The 2nd Wave
After the Second World War, Estonians fleeing post war Europe began to arrive. They built on their national connections and helped each other to start farming. By the 1960s there were over 60 families from Estonia involved in chicken farming in Thirlmere. The Commonwealth Government encouraged them to apply for Crown land on condition that they cleared the bush and set up productive farms. Chicken farming was comparatively inexpensive to set up and had been proved viable by the first Estonian settlers. They used bush materials to build their sheds and open yards for the chickens.
Gustav & Helga Alas (née Voore)
Gustav's brother and father were sent to Siberia by the KGB where his father was shot.
Mall Juske (née) Karp
I lived in Tallinn with my parents Linda & Albert Karp. When I was 6 or 7 the Russians were driven out by the Germans; there was a lot of firing and bodies lying around. We left Estonia on the last barge to leave the harbour. I was nine years old. We fled across Germany and went to Geislingen displaced persons camp after the war.
- Mall Juske 2003.
Ilma Maidla (née Kivi)
Ilma Maidla [née Kivi] married Paul in 1944 and they left immediately to avoid Paul being drafted into the Soviet Army. He joined the Estonian Battalion in Poland. Illma and her sister Oie joined him there until he was sent away again with the Nazi Army. Ilma and Oie fled to Tostedt in Western Germany. After the war Paul found them in Tostedt after walking from Prague which took him three weeks. They found sanctuary in the British zone before being sent to England. Ilma and Paul arrived in Australia in 1949.
Paul & Ilma Maidla
Paul & Ilma Maidla married in Estonia. They came from a displaced persons camp in Germany to Yorkshire, England, and then to the Norden's farm in Thirlmere on May 1st 1949 with their son Urmas. They worked for Norderns, Kaljusto's and Peets while clearing their own land on Michelle Road, Thirlmere. Paul worked on Warragamba Dam to earn money for materials while Ilma managed the farm and family.
We arrived in 1949. I looked around and I thought 'I will not stay long' - it was like another planet - 'wild' and 'uncivilised' were two words which came to mind. Heavy rain, dirt roads, mud everywhere, strange trees and bushes; what had I done! - but I knew that Europe was in a worse condition. We worked for Arnold Kaljusto on his farm before going to Peet's on Shelley's Lane where we worked hard to get our own land – which we did eventually from the Lands Department. It was 32 acres of bushland which we cleared by hand using bush timber to build sheds. The Peets generously gave us a heifer which we named Maasik, meaning 'Strawberry' and a ewe lamb. The Nordens gave us a dog, Polla, and Mr. Kaljusto a kitten. So we were all ready to start the farm. All we needed was a dam-which was ready when we moved.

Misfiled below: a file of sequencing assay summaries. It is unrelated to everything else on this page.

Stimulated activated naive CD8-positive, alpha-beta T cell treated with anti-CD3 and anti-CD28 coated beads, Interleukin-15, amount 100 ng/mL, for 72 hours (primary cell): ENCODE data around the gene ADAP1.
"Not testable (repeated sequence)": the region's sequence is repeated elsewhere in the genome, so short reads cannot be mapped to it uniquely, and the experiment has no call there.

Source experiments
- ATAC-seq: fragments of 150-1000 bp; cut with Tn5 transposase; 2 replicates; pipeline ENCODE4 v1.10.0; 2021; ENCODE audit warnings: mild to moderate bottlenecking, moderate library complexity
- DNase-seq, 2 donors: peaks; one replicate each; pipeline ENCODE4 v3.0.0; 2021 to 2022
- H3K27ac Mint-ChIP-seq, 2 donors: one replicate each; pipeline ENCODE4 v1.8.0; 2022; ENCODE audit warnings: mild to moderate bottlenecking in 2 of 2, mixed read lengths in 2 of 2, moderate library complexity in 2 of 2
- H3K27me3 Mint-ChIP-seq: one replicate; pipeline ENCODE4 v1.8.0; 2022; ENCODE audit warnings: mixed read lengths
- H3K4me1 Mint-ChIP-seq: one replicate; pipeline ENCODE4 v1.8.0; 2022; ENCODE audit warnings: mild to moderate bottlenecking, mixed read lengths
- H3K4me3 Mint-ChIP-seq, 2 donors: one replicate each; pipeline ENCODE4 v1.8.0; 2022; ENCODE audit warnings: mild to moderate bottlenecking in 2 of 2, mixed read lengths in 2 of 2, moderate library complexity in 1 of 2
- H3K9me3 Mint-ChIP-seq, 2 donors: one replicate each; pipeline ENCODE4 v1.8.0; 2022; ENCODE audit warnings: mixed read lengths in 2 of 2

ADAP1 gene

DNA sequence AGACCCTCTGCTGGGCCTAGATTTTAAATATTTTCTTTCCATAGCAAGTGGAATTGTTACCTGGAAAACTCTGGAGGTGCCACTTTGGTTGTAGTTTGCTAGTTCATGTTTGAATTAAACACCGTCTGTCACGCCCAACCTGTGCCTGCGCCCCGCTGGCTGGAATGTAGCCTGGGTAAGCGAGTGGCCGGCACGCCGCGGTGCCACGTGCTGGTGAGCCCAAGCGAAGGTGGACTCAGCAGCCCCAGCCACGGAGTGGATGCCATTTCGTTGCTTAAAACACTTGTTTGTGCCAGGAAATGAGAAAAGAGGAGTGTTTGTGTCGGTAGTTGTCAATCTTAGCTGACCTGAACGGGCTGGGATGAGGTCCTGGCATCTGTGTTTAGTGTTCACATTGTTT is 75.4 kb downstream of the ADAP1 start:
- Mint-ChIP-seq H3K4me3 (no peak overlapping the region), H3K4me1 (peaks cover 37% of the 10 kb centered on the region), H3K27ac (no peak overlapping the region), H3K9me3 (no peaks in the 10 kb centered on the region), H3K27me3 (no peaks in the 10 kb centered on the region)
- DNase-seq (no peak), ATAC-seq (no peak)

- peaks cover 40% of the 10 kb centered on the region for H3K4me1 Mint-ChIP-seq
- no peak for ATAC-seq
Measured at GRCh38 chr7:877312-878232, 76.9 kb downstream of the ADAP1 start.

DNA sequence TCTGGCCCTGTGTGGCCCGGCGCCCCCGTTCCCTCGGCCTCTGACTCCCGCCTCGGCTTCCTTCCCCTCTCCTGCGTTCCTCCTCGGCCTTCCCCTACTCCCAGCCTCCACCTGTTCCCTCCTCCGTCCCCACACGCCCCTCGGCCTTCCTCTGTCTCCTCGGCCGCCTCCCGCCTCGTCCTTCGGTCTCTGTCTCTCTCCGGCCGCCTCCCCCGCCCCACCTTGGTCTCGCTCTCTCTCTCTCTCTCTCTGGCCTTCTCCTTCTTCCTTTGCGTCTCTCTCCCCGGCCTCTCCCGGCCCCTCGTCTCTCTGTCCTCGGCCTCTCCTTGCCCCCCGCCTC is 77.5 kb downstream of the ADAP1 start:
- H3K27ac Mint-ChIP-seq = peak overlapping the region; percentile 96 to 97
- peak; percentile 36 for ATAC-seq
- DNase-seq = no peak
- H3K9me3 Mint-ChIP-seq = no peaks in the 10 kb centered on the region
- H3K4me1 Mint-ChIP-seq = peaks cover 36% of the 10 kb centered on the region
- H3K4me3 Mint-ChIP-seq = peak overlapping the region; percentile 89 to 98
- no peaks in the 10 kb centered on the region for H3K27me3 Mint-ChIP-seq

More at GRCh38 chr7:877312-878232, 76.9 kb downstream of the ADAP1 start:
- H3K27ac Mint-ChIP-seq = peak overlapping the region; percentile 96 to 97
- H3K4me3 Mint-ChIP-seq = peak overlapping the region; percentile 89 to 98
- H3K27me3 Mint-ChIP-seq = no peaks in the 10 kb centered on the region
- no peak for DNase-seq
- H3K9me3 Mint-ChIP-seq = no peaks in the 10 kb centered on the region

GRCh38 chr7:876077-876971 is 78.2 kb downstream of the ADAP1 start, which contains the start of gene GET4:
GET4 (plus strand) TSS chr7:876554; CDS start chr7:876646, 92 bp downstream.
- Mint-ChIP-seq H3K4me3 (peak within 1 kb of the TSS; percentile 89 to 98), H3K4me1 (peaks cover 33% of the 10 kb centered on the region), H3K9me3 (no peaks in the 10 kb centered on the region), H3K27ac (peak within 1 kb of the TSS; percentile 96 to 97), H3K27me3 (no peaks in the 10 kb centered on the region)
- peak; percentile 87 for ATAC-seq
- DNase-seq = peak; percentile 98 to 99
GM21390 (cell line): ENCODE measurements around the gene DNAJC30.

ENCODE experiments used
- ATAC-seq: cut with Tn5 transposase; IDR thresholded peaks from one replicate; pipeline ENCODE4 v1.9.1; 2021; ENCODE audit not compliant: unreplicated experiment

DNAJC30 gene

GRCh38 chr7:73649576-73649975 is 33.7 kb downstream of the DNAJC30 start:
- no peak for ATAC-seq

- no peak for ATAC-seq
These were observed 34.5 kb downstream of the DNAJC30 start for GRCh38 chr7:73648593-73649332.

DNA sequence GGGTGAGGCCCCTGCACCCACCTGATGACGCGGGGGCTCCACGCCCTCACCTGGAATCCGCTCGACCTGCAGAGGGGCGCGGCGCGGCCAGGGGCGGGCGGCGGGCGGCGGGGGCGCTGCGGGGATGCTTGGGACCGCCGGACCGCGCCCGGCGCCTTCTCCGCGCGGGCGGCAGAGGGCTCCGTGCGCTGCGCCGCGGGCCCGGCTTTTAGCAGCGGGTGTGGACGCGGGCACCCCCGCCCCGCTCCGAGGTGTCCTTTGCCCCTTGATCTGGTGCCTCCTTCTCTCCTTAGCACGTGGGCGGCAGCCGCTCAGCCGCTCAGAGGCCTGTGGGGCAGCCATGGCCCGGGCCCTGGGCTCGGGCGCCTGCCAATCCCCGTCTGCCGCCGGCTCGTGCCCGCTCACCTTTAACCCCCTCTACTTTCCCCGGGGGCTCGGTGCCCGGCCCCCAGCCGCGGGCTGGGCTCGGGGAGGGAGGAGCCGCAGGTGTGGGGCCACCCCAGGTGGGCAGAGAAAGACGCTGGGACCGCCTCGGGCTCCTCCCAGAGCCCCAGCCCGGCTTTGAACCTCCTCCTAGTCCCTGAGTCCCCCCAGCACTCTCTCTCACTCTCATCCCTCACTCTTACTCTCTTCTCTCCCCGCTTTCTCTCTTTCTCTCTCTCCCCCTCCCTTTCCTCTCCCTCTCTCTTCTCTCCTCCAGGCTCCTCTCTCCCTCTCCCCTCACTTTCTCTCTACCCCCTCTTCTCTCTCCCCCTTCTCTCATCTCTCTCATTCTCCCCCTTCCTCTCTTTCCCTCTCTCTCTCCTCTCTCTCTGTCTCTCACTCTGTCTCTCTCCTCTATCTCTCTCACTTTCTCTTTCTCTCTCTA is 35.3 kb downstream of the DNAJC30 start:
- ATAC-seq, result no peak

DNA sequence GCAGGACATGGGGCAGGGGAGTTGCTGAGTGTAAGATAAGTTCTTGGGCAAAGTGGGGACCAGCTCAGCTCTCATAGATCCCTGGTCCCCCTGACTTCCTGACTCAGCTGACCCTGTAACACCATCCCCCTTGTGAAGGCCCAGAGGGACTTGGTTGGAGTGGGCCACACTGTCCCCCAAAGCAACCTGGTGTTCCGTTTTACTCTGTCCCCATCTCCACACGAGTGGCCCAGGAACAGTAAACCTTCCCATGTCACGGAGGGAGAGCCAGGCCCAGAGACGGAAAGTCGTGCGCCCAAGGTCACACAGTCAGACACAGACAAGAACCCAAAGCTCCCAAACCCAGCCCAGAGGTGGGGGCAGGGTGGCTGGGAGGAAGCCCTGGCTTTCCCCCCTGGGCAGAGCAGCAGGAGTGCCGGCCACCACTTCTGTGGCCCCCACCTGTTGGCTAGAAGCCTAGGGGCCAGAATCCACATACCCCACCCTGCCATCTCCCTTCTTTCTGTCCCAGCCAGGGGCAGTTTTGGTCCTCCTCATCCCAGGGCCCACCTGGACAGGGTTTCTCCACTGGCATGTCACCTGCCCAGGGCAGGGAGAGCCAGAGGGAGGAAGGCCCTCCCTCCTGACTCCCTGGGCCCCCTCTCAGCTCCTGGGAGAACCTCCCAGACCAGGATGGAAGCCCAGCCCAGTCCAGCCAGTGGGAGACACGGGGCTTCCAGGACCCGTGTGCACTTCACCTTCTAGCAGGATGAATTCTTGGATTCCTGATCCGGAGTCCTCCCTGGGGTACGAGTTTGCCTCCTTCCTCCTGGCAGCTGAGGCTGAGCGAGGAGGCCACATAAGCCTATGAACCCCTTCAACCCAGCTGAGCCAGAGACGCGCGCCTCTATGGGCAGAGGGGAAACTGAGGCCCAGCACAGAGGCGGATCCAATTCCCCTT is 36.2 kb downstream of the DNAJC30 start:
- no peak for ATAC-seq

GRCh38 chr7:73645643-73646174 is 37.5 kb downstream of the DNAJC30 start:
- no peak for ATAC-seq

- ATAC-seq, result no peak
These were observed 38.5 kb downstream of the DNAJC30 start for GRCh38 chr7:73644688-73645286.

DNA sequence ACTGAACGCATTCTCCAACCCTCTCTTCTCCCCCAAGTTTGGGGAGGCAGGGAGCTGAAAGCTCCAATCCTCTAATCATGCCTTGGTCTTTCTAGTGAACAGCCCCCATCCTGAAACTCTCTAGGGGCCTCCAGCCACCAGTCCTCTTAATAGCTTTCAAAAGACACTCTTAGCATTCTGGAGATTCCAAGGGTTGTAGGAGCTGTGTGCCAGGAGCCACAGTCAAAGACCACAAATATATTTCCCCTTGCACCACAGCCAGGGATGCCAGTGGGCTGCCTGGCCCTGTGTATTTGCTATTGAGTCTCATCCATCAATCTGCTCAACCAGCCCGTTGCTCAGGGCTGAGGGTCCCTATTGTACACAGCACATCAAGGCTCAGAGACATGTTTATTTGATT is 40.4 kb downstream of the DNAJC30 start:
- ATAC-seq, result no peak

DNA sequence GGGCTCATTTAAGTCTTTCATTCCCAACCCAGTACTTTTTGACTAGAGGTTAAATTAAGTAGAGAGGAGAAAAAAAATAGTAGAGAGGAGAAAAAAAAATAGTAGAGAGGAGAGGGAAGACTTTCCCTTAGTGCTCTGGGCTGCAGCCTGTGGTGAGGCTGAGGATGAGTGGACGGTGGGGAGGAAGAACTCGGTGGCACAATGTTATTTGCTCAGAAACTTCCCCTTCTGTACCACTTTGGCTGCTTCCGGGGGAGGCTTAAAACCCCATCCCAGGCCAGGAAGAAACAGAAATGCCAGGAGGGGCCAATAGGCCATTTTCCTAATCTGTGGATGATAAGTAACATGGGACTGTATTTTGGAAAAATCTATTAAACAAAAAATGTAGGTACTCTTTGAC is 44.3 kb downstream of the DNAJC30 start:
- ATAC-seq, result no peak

Helmut & Mall Juske
Ellen & Martin Villig
Ellen Vaas was nineteen when she married Uustalu in 1943. He was conscripted into the Army and she never saw him again. She fled to Germany and was eventually interned in Valga camp where her daughter Tiiu was born in 1947. Australia accepted single parents. They were sent to a refugee camp at Bathurst which was 'rainy and muddy'.
Ellen had to work for a farmer who was 'mean to them'. She married Martin Villig and they won the land at Thirlmere in a lottery. They kept chickens for several years before starting a business growing and canning cucumbers and sauerkraut and smoking and canning eels for the Estonian community in the 1970s.
Heinrich, Aino and Tiiu Mikker
Heinrich Mikker had a fish canning factory in Tallinn, Estonia and left before the Soviet Army invaded because he feared the Communists. He fled with his wife, Aino, and daughter, Tiiu, to Sweden and then to Australia, paying their own fares on a cargo boat. They arrived in Melbourne in 1948 and caught a train to Sydney but the train driver dropped them off at Picton because he knew there were other migrants nearby in Thirlmere. The Pilt family sponsored them.
Heinrich brought two knitting machines from Sweden which took 2 years to arrive-in the meantime they grew tomatoes. When the knitting machines arrived they sold knitted articles to a Sydney firm for five shillings per piece and called their business the 'Lux Knitting Co'.
As more and more migrants arrived in the district from Europe after World War Two, the knitting industry became too competitive so Heinrich turned to the other business he knew - preserving the sort of food enjoyed by many Estonians and other migrants from Northern Europe.
Their produce was so popular with the local Estonian chicken farmers and others that Edgells improved their own product by using samples of Mikker's beetroot. Heinrich Mikker retired and sold his business to Martin Villig in 1980 - but his recipe for pickled cucumber remains a secret to this day.